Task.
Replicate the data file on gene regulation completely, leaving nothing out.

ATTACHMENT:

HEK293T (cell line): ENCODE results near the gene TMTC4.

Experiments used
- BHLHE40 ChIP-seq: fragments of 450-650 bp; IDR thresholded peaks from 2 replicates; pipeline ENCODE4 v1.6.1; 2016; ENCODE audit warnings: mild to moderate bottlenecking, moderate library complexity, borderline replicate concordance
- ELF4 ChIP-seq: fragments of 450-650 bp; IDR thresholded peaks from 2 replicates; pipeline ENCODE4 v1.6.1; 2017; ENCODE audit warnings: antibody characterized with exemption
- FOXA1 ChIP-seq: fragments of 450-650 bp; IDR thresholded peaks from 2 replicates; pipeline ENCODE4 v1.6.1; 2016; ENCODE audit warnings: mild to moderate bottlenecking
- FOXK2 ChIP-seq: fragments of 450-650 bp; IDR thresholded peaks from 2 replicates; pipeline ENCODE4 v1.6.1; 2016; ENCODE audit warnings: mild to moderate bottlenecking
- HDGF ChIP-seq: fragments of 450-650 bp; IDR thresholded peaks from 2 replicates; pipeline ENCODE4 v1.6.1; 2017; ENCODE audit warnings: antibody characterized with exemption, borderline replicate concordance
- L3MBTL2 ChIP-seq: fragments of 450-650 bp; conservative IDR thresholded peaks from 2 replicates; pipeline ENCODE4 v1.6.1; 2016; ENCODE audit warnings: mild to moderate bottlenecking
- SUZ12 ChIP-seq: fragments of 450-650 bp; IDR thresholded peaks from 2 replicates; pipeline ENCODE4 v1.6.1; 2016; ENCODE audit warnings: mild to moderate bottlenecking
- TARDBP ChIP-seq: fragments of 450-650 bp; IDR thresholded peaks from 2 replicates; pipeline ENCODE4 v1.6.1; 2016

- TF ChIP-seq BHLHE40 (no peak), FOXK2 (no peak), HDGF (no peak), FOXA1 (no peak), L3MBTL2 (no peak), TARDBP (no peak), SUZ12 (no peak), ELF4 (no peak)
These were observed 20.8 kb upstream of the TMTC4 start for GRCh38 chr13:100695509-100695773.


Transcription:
HEK293T (cell line): ENCODE results near the gene TMTC4.

Experiments used
- BHLHE40 ChIP-seq: fragments of 450-650 bp; IDR thresholded peaks from 2 replicates; pipeline ENCODE4 v1.6.1; 2016; ENCODE audit warnings: mild to moderate bottlenecking, moderate library complexity, borderline replicate concordance
- ELF4 ChIP-seq: fragments of 450-650 bp; IDR thresholded peaks from 2 replicates; pipeline ENCODE4 v1.6.1; 2017; ENCODE audit warnings: antibody characterized with exemption
- FOXA1 ChIP-seq: fragments of 450-650 bp; IDR thresholded peaks from 2 replicates; pipeline ENCODE4 v1.6.1; 2016; ENCODE audit warnings: mild to moderate bottlenecking
- FOXK2 ChIP-seq: fragments of 450-650 bp; IDR thresholded peaks from 2 replicates; pipeline ENCODE4 v1.6.1; 2016; ENCODE audit warnings: mild to moderate bottlenecking
- HDGF ChIP-seq: fragments of 450-650 bp; IDR thresholded peaks from 2 replicates; pipeline ENCODE4 v1.6.1; 2017; ENCODE audit warnings: antibody characterized with exemption, borderline replicate concordance
- L3MBTL2 ChIP-seq: fragments of 450-650 bp; conservative IDR thresholded peaks from 2 replicates; pipeline ENCODE4 v1.6.1; 2016; ENCODE audit warnings: mild to moderate bottlenecking
- SUZ12 ChIP-seq: fragments of 450-650 bp; IDR thresholded peaks from 2 replicates; pipeline ENCODE4 v1.6.1; 2016; ENCODE audit warnings: mild to moderate bottlenecking
- TARDBP ChIP-seq: fragments of 450-650 bp; IDR thresholded peaks from 2 replicates; pipeline ENCODE4 v1.6.1; 2016

- TF ChIP-seq BHLHE40 (no peak), FOXK2 (no peak), HDGF (no peak), FOXA1 (no peak), L3MBTL2 (no peak), TARDBP (no peak), SUZ12 (no peak), ELF4 (no peak)
These were observed 20.8 kb upstream of the TMTC4 start for GRCh38 chr13:100695509-100695773.